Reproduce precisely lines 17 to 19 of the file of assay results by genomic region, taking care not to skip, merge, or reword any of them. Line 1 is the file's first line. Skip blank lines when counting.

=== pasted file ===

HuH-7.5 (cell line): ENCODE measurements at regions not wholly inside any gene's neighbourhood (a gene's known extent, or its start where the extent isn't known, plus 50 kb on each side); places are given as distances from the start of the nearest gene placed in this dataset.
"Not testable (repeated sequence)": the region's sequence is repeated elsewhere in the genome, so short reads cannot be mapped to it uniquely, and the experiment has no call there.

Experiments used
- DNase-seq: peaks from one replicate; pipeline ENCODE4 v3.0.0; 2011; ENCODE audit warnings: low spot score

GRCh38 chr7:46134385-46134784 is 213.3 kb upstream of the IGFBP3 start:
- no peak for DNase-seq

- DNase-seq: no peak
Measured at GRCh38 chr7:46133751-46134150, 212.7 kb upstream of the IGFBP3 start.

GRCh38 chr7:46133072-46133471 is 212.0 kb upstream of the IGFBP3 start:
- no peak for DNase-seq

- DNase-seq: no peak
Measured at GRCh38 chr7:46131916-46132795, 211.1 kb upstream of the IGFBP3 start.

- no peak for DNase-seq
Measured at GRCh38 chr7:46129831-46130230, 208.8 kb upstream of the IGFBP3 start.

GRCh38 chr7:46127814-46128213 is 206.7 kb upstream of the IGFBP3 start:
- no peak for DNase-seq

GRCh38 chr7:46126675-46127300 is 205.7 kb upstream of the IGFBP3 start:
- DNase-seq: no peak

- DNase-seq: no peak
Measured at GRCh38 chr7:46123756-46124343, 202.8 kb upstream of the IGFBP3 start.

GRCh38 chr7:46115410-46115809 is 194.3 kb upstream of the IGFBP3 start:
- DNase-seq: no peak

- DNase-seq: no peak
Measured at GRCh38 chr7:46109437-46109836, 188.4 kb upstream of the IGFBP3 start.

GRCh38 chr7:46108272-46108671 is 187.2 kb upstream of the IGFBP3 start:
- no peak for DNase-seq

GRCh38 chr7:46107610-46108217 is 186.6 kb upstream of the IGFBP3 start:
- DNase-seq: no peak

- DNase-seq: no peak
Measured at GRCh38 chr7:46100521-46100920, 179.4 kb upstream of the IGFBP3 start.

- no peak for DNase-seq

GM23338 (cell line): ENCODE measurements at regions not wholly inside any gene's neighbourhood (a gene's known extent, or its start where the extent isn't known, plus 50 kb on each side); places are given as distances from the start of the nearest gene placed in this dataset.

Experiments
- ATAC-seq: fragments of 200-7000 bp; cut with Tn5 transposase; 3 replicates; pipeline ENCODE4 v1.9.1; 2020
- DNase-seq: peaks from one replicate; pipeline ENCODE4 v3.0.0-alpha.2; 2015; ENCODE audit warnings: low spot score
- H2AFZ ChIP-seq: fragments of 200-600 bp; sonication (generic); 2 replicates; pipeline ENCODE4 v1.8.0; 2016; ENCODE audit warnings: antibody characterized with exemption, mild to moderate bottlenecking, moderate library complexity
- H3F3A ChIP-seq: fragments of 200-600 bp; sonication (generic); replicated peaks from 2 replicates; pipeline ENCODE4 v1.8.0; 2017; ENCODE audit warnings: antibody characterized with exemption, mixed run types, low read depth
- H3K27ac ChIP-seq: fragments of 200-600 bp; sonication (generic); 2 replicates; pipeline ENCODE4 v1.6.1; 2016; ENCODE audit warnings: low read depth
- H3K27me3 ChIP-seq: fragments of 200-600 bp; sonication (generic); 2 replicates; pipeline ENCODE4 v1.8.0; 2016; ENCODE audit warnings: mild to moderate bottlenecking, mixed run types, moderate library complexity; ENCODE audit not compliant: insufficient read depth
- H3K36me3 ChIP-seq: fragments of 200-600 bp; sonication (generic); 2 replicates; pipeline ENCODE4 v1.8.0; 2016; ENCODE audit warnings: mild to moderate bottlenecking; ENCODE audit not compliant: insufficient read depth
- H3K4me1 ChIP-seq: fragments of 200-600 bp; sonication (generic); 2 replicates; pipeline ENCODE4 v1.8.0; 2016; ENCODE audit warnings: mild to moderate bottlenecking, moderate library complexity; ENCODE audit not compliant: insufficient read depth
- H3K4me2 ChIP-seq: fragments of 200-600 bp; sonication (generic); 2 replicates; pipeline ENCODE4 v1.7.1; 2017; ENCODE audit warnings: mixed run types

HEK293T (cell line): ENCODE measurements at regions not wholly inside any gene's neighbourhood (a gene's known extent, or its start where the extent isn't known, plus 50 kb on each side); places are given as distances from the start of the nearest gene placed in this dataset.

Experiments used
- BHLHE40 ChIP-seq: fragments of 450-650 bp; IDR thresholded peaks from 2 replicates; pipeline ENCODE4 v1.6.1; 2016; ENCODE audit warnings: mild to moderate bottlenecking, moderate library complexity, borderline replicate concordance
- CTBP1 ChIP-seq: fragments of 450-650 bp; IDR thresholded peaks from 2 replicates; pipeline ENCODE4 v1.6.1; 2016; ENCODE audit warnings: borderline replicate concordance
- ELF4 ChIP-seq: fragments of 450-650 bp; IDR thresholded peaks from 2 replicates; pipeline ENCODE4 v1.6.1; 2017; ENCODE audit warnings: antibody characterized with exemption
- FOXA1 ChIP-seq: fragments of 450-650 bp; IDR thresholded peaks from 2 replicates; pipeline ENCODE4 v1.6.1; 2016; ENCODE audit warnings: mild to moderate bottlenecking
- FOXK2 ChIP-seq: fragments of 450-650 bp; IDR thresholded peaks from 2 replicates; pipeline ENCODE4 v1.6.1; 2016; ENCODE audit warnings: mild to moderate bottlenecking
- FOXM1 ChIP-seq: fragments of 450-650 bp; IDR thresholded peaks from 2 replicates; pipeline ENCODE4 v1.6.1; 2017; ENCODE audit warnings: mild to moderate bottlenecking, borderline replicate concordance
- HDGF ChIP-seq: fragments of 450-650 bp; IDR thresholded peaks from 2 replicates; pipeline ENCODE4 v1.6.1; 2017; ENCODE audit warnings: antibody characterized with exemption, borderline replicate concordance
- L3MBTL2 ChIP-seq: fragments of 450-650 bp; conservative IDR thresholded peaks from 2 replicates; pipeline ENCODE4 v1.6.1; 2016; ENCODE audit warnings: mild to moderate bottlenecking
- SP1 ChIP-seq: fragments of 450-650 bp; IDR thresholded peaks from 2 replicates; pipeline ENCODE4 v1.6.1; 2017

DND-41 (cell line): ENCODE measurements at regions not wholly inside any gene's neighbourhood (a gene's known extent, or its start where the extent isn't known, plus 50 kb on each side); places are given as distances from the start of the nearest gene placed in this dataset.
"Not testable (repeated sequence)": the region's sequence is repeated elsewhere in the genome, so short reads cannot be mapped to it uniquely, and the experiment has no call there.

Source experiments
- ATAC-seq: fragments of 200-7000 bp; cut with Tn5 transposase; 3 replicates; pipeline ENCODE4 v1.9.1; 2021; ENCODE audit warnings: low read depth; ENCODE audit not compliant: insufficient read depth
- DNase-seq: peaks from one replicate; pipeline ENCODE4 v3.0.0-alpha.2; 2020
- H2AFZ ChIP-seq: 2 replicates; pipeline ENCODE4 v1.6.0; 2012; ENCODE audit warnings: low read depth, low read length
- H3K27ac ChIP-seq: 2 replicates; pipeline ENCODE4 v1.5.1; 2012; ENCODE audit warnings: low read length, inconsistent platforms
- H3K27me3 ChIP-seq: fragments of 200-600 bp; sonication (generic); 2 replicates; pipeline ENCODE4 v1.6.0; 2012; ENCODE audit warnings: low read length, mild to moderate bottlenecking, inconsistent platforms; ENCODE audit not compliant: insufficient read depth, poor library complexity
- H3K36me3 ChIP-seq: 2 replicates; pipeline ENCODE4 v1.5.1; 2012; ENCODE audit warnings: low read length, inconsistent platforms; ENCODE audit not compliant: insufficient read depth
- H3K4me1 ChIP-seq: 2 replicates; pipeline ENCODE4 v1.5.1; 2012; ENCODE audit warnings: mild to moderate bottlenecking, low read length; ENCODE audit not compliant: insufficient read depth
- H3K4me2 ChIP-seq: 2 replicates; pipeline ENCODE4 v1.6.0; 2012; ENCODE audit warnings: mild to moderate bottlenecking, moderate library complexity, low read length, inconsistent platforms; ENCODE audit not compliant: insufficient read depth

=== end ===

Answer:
GRCh38 chr7:46126675-46127300 is 205.7 kb upstream of the IGFBP3 start:
- DNase-seq: no peak

- DNase-seq: no peak